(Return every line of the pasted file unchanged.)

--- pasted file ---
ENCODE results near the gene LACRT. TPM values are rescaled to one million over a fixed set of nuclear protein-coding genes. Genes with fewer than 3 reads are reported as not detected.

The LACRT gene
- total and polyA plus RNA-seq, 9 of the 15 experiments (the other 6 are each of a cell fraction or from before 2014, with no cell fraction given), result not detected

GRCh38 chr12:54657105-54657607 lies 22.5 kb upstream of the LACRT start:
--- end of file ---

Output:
ENCODE results near the gene LACRT. TPM values are rescaled to one million over a fixed set of nuclear protein-coding genes. Genes with fewer than 3 reads are reported as not detected.

The LACRT gene
- total and polyA plus RNA-seq, 9 of the 15 experiments (the other 6 are each of a cell fraction or from before 2014, with no cell fraction given), result not detected

GRCh38 chr12:54657105-54657607 lies 22.5 kb upstream of the LACRT start: